Think pink! – part two

I’m back as promised! What could be pinker than a rose? The change in weather made the Zéphirine Drouhin (a bourbon rose) bloom again. She does it in flushes during the season, she is thornless and vigorous and the scent is fantastic (or terrific, as somebody would say).

rosa 'Zéphirine Drouhin'

rosa 'Zéphirine Drouhin'

Buds and new foliage are very nice colored too

 I see pink in a supposed to be pale yellow salvia too. Maybe it’s the grey light we have in latter days… You judge:

Salvia 'Navajo'

Salvia 'Navajo'

‘Navajo’ is a very reliable salvia, long flowering and fully hardy if kept in well drained soil. I have it on the boundary area between the grasses garden and the gravel yard. Actually that is an area fully stolen to the gravel yard, so the soil is 80% gravel. Perfect for salvias and stipas.

Talking about gravel… I have this nice alcea (even if it looks closer to a lavatera) that I planted a couple of months ago in the future gravel garden. Very nice apricot tinge, I dared to put it next to a red rosa chinensis ‘Sanguinea’ which is still very small but the colors might work together.

Alcea 'Parkfrieden'

Alcea 'Parkfrieden'

Moving towards the cherry trees I have my little hydrangea collection with lots of pinks (you need acidic soil to turn them blue).

A pink persicaria with hydrangea paniculata 'Vanilla et Fraise'

A pink persicaria with hydrangea paniculata 'Vanilla et Fraise'

Meanwhile the a hydrangea paniculata ‘Vanilla et Fraise’ started turning more ‘fraise’ than ‘vanilla’.

Dried flowers resist all winter on the plant. This green fly seems to appreciate them. It’s supposed to be a fungus that forms all those pinkish red spots on hydrangea flowers.

Just a while ago I’ve planted underneath the cherry trees a couple of plants of another hydrangea paniculata: ‘Pinky Winky’ flowers are less crowded here and they will last shorter.

Hydrangea paniculata 'Pinky Winky'

Hydrangea paniculata 'Pinky Winky'

Not so far I have this small ‘Preziosa’ which flourish light pink and then turn pinkish brown. It’s really an hydrangea I wouldn’t give up.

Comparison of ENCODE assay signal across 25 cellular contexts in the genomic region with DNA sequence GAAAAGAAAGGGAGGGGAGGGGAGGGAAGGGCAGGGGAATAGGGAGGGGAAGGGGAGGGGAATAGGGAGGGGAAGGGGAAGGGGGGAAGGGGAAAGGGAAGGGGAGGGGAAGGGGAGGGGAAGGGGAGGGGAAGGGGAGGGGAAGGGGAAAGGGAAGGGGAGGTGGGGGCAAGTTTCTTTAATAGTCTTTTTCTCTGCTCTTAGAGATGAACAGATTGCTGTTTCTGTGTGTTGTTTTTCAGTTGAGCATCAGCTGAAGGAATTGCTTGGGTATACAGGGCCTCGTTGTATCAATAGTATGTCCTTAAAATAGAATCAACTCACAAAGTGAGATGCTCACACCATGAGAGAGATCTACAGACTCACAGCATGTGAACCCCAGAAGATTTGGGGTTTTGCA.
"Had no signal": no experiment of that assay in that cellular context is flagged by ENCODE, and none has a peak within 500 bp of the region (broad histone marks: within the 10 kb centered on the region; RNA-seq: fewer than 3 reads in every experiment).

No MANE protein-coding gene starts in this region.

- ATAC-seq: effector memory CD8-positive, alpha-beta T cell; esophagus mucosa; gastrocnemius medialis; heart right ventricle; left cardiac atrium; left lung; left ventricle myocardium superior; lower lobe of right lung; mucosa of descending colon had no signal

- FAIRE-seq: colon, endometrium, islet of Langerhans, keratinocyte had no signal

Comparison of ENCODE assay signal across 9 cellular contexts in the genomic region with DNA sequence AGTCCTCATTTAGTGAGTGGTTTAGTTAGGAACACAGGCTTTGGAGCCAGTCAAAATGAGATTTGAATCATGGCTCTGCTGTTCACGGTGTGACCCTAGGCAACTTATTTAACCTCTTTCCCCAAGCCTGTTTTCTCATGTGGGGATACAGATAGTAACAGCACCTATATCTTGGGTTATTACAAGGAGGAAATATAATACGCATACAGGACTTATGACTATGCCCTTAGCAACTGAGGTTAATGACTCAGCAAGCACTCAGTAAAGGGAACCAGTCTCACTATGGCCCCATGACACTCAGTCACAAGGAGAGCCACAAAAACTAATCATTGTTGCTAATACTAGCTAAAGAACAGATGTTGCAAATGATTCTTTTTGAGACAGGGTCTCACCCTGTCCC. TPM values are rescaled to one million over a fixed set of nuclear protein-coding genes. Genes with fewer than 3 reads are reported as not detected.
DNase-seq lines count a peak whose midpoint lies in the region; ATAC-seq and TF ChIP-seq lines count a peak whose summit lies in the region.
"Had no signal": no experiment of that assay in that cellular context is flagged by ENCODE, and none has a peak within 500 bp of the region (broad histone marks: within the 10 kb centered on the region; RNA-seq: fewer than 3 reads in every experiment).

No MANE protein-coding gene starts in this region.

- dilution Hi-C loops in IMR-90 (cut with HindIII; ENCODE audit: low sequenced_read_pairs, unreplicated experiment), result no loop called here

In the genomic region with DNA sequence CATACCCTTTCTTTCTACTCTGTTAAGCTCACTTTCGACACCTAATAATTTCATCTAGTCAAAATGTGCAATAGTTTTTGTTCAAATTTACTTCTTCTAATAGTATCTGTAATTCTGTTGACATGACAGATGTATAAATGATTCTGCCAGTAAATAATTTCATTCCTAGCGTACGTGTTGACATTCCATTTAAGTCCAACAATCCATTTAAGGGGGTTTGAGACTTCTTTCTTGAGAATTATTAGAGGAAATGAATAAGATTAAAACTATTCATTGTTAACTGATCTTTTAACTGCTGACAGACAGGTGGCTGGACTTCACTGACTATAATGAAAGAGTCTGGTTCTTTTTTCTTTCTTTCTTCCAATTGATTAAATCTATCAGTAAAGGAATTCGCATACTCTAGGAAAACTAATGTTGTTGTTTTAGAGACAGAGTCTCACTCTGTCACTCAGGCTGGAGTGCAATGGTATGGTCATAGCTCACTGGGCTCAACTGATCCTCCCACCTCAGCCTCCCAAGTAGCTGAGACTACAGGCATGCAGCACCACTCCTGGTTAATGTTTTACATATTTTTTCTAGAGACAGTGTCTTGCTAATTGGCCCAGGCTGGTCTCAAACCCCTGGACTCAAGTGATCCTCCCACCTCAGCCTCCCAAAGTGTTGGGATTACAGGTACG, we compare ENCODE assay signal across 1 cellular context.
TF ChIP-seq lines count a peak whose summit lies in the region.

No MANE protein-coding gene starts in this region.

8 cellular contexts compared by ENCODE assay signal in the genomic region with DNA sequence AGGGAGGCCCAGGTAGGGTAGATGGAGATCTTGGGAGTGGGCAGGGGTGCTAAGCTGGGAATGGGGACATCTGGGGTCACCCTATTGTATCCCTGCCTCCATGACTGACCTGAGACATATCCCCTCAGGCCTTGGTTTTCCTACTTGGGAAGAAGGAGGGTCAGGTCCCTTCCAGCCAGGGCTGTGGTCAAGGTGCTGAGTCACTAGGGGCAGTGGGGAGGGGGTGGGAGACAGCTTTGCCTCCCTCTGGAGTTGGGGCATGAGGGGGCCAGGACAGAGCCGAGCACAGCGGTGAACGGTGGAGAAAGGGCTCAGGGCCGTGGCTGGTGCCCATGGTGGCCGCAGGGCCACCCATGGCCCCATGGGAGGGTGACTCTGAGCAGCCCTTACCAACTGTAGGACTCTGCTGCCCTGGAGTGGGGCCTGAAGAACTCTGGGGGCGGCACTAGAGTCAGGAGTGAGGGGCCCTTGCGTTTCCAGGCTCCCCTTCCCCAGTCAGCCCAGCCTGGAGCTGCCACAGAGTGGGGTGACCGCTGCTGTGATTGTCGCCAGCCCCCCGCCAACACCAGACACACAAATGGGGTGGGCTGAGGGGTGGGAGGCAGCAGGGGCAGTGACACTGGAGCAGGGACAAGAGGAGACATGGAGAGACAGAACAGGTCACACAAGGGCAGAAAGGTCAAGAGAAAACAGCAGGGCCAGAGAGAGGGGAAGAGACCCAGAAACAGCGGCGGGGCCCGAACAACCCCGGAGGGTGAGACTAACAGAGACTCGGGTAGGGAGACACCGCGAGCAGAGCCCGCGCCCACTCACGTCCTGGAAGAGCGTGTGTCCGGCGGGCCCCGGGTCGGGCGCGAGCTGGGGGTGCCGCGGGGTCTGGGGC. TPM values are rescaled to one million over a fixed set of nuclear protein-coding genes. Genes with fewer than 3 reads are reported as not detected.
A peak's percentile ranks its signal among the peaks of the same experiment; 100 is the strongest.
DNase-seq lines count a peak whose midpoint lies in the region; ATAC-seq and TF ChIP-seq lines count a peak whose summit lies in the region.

Hydrangea serrata 'Preziosa' next to hosta 'Sum and Substance'

Hydrangea serrata 'Preziosa' next to hosta 'Sum and Substance'

Another nice one is the lacecap ‘Rotschwanz’ (it’s the german for redbreast). They had this time in Germany when all the new macrophylla selections were named after birds…

Hydrangea macrophylla 'Rotschwanz'

Hydrangea macrophylla 'Rotschwanz'

Anyway I think that ‘Nigra’ is really one of the most particular hydrangeas. It could be pink as well as blue (depending on soil) and all new stems are very dark browny black. I think you could use dried foliage to make a tea but I’m not sure which variety is the best (or the only actually…). I drank hydrangea tea a few years ago during a visit at the hydrangeas garden at Villa Serra in Genova. Very interesting garden and Tudor style villa. The tea sucks anyway.

Hydrangea macrophylla 'Nigra' next to carex muskingumensis (aka carex tongue-twister)

Hydrangea macrophylla 'Nigra' next to carex muskingumensis (aka carex tongue-twister)

I’m finished with pinks at the moment. I have quite a little of them considering it’s not really my favorite color…

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8 thoughts on “Think pink! – part two

  1. Beautiful bloom on Zephirine! Mine is about to bloom too. Unlike yours, mine blooms well in spring, and sporadically in summer, and not at all in the fall… I love that yellow salvia, if I saw one like that at a nursery I would grab it immediately! You have a beautiful hydrangea collection! I have only two, but love my paniculata… Your garden looks wonderful.

    • Thanks Masha! I love salvia Navajo too. I’ve never tried to start it from cuttings but I should as it doesn’t seem to be difficult.
      Zephirine Drouhin flowers profusely in spring and later it continues in flushes till frost.

  2. Hi Alberto. You remind me that I need to get another Zéphirine Drouhin – mine is over thirty years old and showing her age. I have a cousin called Zéphirine, named after the rose. It’s a good name for a girl I think.

    • It is a good name. Especially if you think about the Rose. The name should have something to do with the god of the wind in the meaning I think.

  3. Your pinks tend to the very pastel, so pretty, or pastel together with darker… The Salvia ‘Navaho’ I like a lot! You have a lot of color in your garden, and the blooms must contrast well with the grasses. I appreciate the hydrangea tea warning…

    • Hydrangea tea could toxic when made from the wrong species! Do you think I have too much color in the garden? That worries me especially when the house will be painted red again. I think I will use a dull dark red though…

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